You know what they say: one man’s trash is another man’s treasure. Christian Tudor from Academy of Photography has created a cool little gadget from what you would normally throw into trash. In this video tutorial, he shows you how to turn a simple biscuit box into an accessory for a creative lighting effect.
Today I got an idea for a quick and simple DIY 2-in-1 reflector, and I’d like to share it with you and create my very first DIY article. It has a white and a silver side, it takes two ingredients to make, and it cost me about $20, along with the hot glue gun (this DIY project finally made me buy one). If you already have the hot glue gun, then you’ll make this for even less money. And it’s so unbelievably simple to make, it would be a pity not to try.
There are several ways of creating smoke for your photos and videos. Caleb Pike from DSLR Video Shooter will show you how to make an awesome smoke effect for your photos and videos. It’s not always easy to control the smoke, no matter the way you make it. But Caleb’s method makes the smoke easy to distribute and control. What’s more, it’s cheap and requires only two props: baby nose sucker and hand-held vaporizer. Sounds bizarre, but it works like a charm.
Hello, my name is Tom Waitzman. I made a simple and cheap camera obscura using two cardboard boxes, and I’d like to share the build with you.
Two boxes. Tall one is 10″ tall and 5.5″ wide. Small box is 6″ tall and 5″ wide. They are both open on the bottom. Small box has tracing paper taped to one end.
Since initially discovering the Arduino, Eduard Puertas has spent a lot of time experimenting with it. It’s all an attempt to make his working life easier. As a stop motion animator, anything that makes his life easier is welcome. The Arduino allows him to automate many tasks that would be difficult to achieve manually. At the very least they’d take him a very long time to get perfect.
Eduard has built many automated motion control systems for his work based off the Arduino, including a slider. Now he’s revising his previous slider design to help improve things a little. He wants to keep the low weight while allowing for a larger load capacity.
I found a WWII British Air Ministry Pentac 8 inch f2.9 lens in a second hand store about a year and a half ago. It was made under a military contract during the war and a number of British manufacturers filled this contract. The best of the lot were made by Dallmeyer, the original designer of this lens. This lens sample isn’t marked to indicate the manufacturer, and it doesn’t have a traceable serial number, so the maker remains a mystery. Like many lenses that were made for aerial reconnaissance work, they were intended to be mounted on a camera with a built in shutter. To make this lens usable in a modern sense would involve controlling the timing of an exposure. Mounting this lens in a large format leaf shutter can be an expensive undertaking, and due to it’s size, the shutter options are somewhat limited. Because I’m of dutch descent (thrifty, cheap, frugal…), I took it upon myself to find an inexpensive solution to this particular problem… Bonjour Marie Antoinette.
I never really done much light painting before, always liked the idea of it but somehow have just never got round to it, or found the right subject for it. Also I’m not hugely keen on wandering about in the dark, tripping over all the crap I have left lying around on the studio floor (note to self: tidy up floor!).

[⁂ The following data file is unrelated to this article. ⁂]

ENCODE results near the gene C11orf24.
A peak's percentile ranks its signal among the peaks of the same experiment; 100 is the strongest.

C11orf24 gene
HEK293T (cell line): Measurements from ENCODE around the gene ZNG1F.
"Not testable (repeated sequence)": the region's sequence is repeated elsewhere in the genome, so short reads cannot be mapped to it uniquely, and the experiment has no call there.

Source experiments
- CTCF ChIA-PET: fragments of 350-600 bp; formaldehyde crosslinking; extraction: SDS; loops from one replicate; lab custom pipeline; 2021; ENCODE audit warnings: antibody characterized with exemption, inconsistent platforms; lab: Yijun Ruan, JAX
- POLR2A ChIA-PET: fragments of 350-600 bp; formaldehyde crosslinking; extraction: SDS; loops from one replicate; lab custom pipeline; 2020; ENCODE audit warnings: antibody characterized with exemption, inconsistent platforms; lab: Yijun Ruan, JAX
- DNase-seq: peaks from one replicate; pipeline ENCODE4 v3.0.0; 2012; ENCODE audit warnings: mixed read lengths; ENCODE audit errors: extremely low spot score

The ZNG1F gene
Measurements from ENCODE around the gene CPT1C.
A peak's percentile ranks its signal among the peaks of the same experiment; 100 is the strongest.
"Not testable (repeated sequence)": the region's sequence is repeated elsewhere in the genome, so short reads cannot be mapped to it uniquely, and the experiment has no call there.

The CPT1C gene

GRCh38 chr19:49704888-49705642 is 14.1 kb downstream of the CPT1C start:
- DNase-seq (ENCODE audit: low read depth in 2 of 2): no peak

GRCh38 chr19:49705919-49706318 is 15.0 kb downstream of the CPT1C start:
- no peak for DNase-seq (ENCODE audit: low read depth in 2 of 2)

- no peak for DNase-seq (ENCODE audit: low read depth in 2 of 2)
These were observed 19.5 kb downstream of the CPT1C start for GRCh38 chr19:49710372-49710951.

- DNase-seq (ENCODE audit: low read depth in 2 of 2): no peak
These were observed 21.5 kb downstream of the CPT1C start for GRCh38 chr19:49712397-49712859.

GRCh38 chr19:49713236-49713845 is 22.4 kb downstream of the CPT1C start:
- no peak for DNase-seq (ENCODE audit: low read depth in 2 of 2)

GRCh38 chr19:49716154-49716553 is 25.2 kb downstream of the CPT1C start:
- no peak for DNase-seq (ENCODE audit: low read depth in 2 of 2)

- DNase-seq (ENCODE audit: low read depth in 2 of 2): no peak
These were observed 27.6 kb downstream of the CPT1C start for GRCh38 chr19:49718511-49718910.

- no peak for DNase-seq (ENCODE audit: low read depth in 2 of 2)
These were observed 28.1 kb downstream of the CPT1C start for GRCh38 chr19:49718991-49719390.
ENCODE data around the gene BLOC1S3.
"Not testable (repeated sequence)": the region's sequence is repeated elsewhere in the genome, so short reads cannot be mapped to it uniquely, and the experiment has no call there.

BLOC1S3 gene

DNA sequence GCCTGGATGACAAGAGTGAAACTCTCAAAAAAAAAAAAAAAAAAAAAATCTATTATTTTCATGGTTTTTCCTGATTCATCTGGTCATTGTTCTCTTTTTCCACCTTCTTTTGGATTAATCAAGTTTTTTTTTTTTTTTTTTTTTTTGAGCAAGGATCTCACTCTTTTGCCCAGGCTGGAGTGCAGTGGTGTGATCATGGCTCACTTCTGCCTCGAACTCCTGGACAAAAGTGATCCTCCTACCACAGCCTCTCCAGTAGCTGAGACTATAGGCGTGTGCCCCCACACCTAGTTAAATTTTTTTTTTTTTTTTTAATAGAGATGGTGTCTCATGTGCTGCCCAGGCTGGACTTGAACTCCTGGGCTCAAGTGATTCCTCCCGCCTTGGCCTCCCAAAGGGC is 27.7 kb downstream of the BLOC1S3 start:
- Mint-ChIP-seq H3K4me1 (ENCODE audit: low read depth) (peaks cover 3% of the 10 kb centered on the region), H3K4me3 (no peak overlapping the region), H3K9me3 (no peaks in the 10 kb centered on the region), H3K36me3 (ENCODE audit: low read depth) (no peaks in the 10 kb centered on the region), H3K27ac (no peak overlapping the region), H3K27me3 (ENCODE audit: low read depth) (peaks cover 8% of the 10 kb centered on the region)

Anyway a couple of weekends ago I was playing about with some ideas for a new portfolio shot involving a wall clock. Now this clock happens to look a bit like a pocket watch and a pocket watch normally has a chain (see where I’m going with this yet?), so I figured, “what if instead of a chain, I use some wispy light trails”.
The humble three legged light stand is a fantastic thing. But it’s not always best suited to every situation. If, like John Decker, you’re trying to start up a new YouTube channel in your workshop, they can quickly get in the way. And they’re kind of a catch 22 design. Mostly they’re lightweight, for ease of moving them around. But with a big light on top, they get top heavy. If you make the base heavier, they’re more difficult to move.
After taking a little tumble in his workshop which resulted in one of the lights falling over on top of him as he landed, John decided to design and build his own. He needed something with a smaller footprint, a lower centre of gravity, but still easy to move around the shop.
There’s a lot of DIY solutions out there for big diffusers, and such. Most of them with either wooden or PVC pipe frame. While PVC pipe is certainly lighter than wood, it’s rather flexible, and are still kinda bulky if you need several of them. In the studio, this isn’t usually a problem. But, if you need to get them out on location, you often need them to be as light as possible and take up little room.
Over at Cheesycam, though, they’ve come up with a great lightweight solution to the problem using screen door & window panels. The system uses aluminium struts, with plastic brackets on the corners. For a quick lightweight solution that packs up small, it’s a great option.
So far we’ve given you plenty of interesting ways for creating tilt-shift effect. You can use a lens to do it or even use Photoshop or Lightroom. In this tutorial, Mathieu Stern gives you a quick and easy tutorial for turning vintage Helios lenses into tilt-shift with some DIY magic. And the best of all is – you need only two elements and $30 for the entire build.